DemDaily: Under One Sun and Moon

April 9, 2023

Yesterday afternoon 32 million Americans in 15 states were treated to one of nature's most awe-inspiring sites -- The Great North American Total Solar Eclipse.

This is just the second time the contiguous United States has seen a total eclipse since 1979. The last one was in 2017, and the next is not expected for twenty years.

The "cosmic ballet" captured the imagination of the country, with an estimated 4 million Americans traveling for the once-in-a-lifetime experience.

In some cities, schools, businesses and institutions closed for the "Solar Eclipse Holiday." Celestial celebrations, themed parties and events were held across the country.

The universal excitement surrounding the phenomenon speaks to a society hungry for a shared positive experience - one that transcends the divisiveness of Americans' daily lives.

A Total Solar Eclipse occurs when the sun, moon and Earth enter precise alignment -- with the moon covering the sun and making its delicate atmosphere, the corona, visible to the naked eye. The moon blocked out the sun's light, casting a shadow across a swath of North America -- in this instance, from the Pacific Ocean west of Mexico to the Atlantic off of Canada's east coast.

Known as the path of totality, the strip is roughly 4,000 miles long and 115 miles wide, and runs from Mexico into Texas, through Arkansas, Indiana and Ohio, to New York, Vermont and up toward Maine to Canada.

Over half of the nation’s population lives within 250 miles of the path. Although a partial eclipse was viewable outside the path throughout the Lower 48 states, it did not produce the dramatic temporary nightfall experienced within totality.

For three to four minutes, everyone in the narrow zone watched as the sun plunged into the moon's shadow and day abruptly turned to night. The temperature dropped, and the light and wind changed as twinkling stars and planets appeared in the sky and streetlights automatically turned on.

Stargazers, who did not require protective eyewear during the brief total eclipse, caught a coveted glimpse of the sun’s glowing white corona, with shimmering crescent-shaped shadows dancing across the landscape.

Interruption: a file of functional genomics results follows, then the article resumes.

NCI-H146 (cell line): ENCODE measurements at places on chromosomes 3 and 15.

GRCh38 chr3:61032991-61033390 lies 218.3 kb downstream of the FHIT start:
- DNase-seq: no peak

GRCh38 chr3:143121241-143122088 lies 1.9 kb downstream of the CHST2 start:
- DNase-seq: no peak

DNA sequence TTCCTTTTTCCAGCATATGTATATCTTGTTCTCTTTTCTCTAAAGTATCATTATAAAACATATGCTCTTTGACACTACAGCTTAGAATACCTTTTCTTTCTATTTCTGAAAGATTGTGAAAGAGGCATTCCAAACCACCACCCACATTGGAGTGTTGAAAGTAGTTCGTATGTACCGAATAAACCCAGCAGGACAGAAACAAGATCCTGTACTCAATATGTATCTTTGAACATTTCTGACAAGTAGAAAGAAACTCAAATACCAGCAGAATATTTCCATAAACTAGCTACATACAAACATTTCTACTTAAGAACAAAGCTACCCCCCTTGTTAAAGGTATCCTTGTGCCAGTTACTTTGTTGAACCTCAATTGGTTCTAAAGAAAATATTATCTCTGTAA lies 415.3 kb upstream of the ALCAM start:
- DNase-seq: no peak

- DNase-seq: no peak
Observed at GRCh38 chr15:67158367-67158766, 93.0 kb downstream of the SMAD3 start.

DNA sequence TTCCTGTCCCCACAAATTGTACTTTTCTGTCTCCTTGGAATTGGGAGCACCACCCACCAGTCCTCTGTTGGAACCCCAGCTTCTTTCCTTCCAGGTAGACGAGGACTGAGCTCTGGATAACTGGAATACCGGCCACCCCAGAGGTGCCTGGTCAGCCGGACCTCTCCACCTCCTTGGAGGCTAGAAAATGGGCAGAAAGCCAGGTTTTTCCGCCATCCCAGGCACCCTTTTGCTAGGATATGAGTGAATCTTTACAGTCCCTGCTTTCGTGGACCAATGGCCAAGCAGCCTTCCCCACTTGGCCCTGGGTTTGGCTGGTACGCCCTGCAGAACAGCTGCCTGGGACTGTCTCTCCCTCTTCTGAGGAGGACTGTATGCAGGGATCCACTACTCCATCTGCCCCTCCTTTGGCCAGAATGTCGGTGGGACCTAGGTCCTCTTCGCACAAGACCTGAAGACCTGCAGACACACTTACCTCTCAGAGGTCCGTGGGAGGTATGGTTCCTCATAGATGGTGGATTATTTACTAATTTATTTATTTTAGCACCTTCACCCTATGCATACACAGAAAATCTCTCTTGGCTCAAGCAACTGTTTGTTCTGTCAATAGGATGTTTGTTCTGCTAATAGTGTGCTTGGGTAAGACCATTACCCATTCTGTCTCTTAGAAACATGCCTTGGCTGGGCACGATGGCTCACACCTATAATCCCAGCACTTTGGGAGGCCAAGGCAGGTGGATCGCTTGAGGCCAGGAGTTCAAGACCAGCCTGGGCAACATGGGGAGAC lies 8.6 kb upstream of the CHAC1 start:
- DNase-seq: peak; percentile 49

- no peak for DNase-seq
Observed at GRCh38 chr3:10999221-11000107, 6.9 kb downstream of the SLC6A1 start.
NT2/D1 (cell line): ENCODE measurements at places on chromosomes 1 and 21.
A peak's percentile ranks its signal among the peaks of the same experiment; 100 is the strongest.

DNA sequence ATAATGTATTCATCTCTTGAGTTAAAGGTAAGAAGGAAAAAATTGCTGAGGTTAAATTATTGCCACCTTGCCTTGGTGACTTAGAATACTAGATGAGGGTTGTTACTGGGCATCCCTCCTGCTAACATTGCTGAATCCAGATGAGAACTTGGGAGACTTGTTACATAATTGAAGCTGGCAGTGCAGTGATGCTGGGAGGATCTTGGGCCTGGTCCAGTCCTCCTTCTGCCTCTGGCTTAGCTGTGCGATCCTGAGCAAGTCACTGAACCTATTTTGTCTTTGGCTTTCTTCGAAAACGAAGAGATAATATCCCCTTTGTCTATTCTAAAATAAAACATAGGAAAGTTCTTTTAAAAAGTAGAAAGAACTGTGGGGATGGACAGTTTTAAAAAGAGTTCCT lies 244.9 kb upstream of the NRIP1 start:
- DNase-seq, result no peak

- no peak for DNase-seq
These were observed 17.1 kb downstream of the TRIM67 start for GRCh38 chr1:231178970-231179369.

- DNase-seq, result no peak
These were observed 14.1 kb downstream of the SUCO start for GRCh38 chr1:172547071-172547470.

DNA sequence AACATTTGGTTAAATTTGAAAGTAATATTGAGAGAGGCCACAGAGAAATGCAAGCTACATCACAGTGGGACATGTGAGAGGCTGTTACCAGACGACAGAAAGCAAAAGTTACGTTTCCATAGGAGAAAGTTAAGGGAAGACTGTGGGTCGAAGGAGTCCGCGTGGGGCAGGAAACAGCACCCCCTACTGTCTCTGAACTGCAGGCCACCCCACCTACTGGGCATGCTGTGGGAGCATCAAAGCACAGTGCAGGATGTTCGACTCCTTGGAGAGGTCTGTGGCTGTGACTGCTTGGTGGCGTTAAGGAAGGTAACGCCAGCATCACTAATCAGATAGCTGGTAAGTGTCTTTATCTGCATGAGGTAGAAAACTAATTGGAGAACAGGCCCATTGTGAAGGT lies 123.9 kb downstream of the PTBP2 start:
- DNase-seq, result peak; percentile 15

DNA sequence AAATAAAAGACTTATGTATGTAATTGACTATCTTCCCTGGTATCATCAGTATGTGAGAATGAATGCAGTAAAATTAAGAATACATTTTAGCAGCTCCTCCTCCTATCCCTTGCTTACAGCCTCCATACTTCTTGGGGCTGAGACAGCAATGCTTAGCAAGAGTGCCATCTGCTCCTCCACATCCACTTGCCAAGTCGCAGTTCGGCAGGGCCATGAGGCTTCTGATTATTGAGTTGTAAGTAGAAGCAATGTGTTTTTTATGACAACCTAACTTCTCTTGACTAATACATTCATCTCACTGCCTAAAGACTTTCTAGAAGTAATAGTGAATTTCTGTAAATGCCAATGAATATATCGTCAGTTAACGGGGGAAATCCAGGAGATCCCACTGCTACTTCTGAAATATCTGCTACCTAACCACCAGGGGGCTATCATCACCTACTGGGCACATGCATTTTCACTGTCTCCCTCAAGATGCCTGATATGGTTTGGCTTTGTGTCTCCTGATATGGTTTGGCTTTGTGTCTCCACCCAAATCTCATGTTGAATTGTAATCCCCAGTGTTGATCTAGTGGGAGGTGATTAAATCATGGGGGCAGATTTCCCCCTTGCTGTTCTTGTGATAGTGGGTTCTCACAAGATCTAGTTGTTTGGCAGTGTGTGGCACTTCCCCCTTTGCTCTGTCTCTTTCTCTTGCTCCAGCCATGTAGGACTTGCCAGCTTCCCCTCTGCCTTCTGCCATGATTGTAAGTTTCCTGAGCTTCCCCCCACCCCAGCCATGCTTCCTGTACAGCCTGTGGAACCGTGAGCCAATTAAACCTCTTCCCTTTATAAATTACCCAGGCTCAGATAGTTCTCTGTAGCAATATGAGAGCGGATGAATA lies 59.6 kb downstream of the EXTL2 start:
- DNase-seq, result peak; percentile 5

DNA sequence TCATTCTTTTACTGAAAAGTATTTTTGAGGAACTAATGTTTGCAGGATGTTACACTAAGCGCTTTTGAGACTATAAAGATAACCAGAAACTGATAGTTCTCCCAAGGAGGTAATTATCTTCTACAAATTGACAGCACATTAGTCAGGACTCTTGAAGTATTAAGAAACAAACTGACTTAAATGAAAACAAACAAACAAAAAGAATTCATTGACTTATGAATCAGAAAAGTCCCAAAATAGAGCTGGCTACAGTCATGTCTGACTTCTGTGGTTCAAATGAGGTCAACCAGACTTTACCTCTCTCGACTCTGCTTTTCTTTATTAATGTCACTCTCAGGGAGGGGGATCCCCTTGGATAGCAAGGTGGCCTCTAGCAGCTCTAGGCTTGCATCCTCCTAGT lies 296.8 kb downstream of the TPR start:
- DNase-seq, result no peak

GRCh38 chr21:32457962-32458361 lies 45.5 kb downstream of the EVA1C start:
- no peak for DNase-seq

As the moon fully eclipsed the sun, a last flash of light produced what appeared to be a spell-binding 360-degree sunset glow encompassing the viewer from every direction.

Then the sudden shift away from totality resulted in a rapid sunrise for those within its path. Some also experienced the appearance of corona rainbows, said to illuminate colors never before seen in nature.

Some animals, confused by darkness, turned to their nighttime routine or reacted with alarm. At the Dallas Zoo, giraffes and zebras started galloping, an Ostrich laid an egg, tortoises started mating, and guinea fowl crowed loudly. Elephants thumped their trunks on the ground and flamingos cowered together to protect their young. Some dogs barked, instinctively feeling the change, while cats, predictably, ignored the event.

It is easy to understand why ancient scholars attributed spiritual or religious significance to eclipses; experiencing one elicits powerful emotions. It has been said that half of the people who see an eclipse for the first time will cry.

Some claim it is proof of God, while others are merely humbled by the demonstration of natural forces that render their own problems insignificant.

But for a few precious minutes, millions of Americans of all ages, races, genders and political persuasions stood together under one sun and moon and marveled at the wonders of our shared universe.

Mark your calendars! The next total eclipse in the United States will take place in 2044. If you’re willing to travel, you can see one in Iceland, Portugal and Spain in 2026.

DemList will keep you informed.

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Kimberly Scott

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Sources: NASA, CNN, USA Today, Washington Post, NPR

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